A new report published today highlights the incredible heritage of York, North Yorkshire and the East Riding, and the opportunities it presents for good economic growth.
‘Celebrating Our Distinctive Heritage’ is the first work of its kind in the North of England. Commissioned jointly by Historic England and the York & North Yorkshire Local Enterprise Partnership, it builds a better understanding of the area’s historic assets and how people, places and our economy can benefit from a well-maintained historic environment.
Helen Simpson OBE, Chair of the York & North Yorkshire Local Enterprise Partnership, said: “This report can be used as a blueprint – both locally and beyond – for levelling-up heritage, creating a better understanding and appreciation of the region’s historic environment, attracting investment and ensuring that heritage priorities are reflected in stakeholders’ plans and delivery actions. We see it as a call to action for thinking and acting differently about our heritage and our places.
“As the report emphasises, the area’s historic environment can be a significant driver for growth, increasing the economic value of our visitor offer, aiding business development through better utilisation of heritage buildings, creating job and training opportunities, improving the desirability and attractiveness of our places, and so much more. Successful places are places where people want to live, work, learn, play and visit. How we unlock the potential of our heritage assets and historic places will be crucial for the continued success and economic resilience of our area.”
Trevor Mitchell, Historic England regional director for Yorkshire, said: “Our shared heritage has the power to enrich all of our lives, bringing beauty and history into our everyday experience, providing homes, workplaces and leisure opportunities, and helping define our place in the world. Crucially, our heritage also provides us with economic assets that can fuel good growth.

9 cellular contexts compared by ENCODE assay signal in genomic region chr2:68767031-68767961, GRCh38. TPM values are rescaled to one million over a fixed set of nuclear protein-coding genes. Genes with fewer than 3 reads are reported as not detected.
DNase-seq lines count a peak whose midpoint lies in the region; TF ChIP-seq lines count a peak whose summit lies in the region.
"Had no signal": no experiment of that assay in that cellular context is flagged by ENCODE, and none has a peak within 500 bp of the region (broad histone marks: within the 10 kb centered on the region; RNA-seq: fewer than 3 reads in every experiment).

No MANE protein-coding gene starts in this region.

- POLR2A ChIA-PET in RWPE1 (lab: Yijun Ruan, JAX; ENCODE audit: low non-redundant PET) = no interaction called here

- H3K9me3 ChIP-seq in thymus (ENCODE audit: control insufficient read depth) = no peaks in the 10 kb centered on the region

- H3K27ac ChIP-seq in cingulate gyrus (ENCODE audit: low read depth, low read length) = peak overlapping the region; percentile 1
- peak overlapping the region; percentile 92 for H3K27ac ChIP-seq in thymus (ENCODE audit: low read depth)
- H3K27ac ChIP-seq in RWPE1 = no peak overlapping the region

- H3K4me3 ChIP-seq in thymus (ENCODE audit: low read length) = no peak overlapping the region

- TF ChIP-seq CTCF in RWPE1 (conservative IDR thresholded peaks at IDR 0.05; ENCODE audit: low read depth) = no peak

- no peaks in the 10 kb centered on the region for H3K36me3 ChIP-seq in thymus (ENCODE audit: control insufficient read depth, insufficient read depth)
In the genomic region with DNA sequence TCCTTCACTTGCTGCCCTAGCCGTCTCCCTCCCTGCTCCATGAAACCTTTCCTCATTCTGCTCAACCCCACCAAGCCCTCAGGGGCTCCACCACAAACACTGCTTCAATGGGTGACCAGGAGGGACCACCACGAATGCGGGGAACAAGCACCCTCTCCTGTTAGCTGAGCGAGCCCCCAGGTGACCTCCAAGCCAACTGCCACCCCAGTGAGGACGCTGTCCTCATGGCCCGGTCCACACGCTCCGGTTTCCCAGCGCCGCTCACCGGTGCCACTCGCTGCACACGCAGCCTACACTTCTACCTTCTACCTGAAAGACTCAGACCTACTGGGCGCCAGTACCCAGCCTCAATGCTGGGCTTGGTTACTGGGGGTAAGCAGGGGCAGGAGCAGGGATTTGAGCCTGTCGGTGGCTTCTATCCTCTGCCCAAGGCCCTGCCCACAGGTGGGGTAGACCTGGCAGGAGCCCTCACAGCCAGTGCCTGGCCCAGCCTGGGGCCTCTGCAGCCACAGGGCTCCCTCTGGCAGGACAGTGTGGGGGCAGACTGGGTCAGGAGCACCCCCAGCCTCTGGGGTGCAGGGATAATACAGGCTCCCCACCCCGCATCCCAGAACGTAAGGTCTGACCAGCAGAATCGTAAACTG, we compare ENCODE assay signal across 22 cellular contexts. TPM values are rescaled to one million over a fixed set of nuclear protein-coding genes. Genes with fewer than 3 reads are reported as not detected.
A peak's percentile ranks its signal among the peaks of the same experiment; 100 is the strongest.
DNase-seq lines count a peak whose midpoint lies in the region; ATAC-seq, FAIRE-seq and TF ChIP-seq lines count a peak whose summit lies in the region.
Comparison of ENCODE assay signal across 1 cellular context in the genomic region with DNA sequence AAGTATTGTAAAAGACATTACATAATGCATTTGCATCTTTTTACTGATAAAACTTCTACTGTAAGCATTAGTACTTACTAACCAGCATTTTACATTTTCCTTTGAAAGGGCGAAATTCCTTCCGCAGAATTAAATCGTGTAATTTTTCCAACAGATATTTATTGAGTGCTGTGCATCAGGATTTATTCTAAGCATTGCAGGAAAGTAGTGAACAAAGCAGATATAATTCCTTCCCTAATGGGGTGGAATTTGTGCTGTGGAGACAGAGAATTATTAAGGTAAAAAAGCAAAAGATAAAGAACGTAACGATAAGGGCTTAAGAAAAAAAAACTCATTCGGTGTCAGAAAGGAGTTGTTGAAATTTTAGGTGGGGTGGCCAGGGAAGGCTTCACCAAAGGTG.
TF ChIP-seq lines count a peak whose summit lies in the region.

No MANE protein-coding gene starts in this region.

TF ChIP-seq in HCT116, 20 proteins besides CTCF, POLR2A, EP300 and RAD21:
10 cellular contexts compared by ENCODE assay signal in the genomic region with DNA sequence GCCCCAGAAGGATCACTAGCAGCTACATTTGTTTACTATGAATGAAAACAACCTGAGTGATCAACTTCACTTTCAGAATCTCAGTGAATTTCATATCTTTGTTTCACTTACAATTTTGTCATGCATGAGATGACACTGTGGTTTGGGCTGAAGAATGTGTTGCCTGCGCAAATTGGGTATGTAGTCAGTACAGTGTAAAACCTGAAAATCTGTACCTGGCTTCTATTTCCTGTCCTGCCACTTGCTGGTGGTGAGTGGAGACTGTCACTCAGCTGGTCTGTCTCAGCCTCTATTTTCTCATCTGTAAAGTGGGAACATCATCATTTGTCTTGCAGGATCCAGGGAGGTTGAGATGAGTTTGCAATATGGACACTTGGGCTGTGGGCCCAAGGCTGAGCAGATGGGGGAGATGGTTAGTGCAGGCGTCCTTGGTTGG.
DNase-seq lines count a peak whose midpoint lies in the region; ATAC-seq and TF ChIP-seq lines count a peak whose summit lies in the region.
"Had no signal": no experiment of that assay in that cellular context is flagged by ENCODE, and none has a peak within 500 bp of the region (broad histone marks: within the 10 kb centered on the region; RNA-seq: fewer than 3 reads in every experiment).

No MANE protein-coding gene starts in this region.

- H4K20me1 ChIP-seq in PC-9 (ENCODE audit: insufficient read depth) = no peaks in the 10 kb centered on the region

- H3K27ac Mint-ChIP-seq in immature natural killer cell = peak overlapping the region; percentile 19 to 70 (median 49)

“This new report demonstrates that our connections to the past are not only central to the sense of place and quality of life for residents and visitors alike but also a major source of economic value. Each part of the area has its own special qualities, which can be used to drive good growth that is complementary rather than competitive.
“We want to move on now to see how we can help to turn the report’s recommendations into actions which will create sustainable new futures for our beautiful old places across York, North Yorkshire and the East Riding.”
The report explores six main areas where opportunities for good growth are likely to be focused: market towns, coastal towns, lowland agricultural landscapes, the uplands of the North York Moors and Yorkshire Dales, and the city of York.
The report also addresses the on-going impact of Covid-19, and the opportunities it creates for our places. Lockdown restrictions have resulted in widespread home working, increased digitisation, and further growth in online retail. People working from home have rediscovered what is on their doorstep, with essential retail and greenspaces acting as lifelines during lockdown. Meanwhile, a ‘staycation boom’ has seen people turning to all corners of the UK for leisure and holidays, with York, North Yorkshire and the East Riding proving to be popular destinations.
A Heritage and Culture Strategy Group made up of key regional partners has been formed to take forward the report’s recommendations. This group will guide strategy, target investment and drive delivery.
The report was produced by consultancy firm LUC.
Steven Orr, Director of Historic Environment at LUC, said: “Taking forward this piece of work has been a great experience – and a bit of a learning curve for our team. While Covid-19 threw up a range of challenges, we were fortunate in being in a position to understand and respond to the entirely new drivers and opportunities that emerged in the space of a few months. What really made our research come alive was the input of local stakeholders, which allowed the team to sharpen our recommendations and understand what works – and what doesn’t – in the area.
“We look forward to seeing how the actions suggested in the report are refined and taken forward across the region. Hopefully, it’s a model that other regions will consider in making the most of their heritage.”
To view the full report or the executive summary, see our Place & Infrastructure research here.